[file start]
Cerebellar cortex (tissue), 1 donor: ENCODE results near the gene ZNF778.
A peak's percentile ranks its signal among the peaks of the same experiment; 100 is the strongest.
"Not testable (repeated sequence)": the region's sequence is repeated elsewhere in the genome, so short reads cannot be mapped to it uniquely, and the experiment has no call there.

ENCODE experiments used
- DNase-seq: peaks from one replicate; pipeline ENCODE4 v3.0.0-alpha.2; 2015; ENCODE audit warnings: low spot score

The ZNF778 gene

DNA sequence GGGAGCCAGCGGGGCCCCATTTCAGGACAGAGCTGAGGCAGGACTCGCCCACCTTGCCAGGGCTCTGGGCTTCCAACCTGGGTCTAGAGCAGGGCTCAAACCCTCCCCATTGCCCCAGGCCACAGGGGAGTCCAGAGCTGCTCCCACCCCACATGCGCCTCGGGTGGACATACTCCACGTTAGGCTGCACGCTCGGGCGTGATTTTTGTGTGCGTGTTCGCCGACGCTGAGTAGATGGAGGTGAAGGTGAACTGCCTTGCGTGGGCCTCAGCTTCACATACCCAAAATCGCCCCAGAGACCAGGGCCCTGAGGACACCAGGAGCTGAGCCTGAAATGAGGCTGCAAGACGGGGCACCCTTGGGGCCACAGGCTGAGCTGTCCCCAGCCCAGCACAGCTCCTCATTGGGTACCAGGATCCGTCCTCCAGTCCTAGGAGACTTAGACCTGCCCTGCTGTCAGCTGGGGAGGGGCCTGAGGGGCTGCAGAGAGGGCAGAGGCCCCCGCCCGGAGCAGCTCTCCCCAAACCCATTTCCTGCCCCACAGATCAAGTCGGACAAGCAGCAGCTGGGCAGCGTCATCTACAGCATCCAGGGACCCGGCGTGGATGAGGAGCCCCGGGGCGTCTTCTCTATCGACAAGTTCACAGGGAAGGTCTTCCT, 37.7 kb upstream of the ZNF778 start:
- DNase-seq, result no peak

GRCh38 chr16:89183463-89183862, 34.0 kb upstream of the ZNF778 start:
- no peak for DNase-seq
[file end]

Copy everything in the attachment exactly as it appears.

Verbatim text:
Cerebellar cortex (tissue), 1 donor: ENCODE results near the gene ZNF778.
A peak's percentile ranks its signal among the peaks of the same experiment; 100 is the strongest.
"Not testable (repeated sequence)": the region's sequence is repeated elsewhere in the genome, so short reads cannot be mapped to it uniquely, and the experiment has no call there.

ENCODE experiments used
- DNase-seq: peaks from one replicate; pipeline ENCODE4 v3.0.0-alpha.2; 2015; ENCODE audit warnings: low spot score

The ZNF778 gene

DNA sequence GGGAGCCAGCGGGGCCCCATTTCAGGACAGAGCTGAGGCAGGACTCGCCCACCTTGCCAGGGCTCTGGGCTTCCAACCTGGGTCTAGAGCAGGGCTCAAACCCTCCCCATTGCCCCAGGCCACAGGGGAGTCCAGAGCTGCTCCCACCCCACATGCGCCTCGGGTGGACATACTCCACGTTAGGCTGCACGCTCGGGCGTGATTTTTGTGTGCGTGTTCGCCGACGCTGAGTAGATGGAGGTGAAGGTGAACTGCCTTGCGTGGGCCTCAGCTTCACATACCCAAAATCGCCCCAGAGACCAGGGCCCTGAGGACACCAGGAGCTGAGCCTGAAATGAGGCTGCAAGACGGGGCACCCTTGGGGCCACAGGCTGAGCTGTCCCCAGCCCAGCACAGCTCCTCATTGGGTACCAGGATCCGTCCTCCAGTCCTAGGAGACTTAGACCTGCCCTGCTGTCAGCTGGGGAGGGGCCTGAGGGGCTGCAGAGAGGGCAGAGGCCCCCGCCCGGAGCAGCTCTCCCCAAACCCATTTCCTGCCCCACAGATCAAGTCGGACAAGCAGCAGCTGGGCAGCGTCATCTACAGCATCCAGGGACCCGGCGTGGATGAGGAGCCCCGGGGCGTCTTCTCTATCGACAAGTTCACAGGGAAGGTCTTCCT, 37.7 kb upstream of the ZNF778 start:
- DNase-seq, result no peak

GRCh38 chr16:89183463-89183862, 34.0 kb upstream of the ZNF778 start:
- no peak for DNase-seq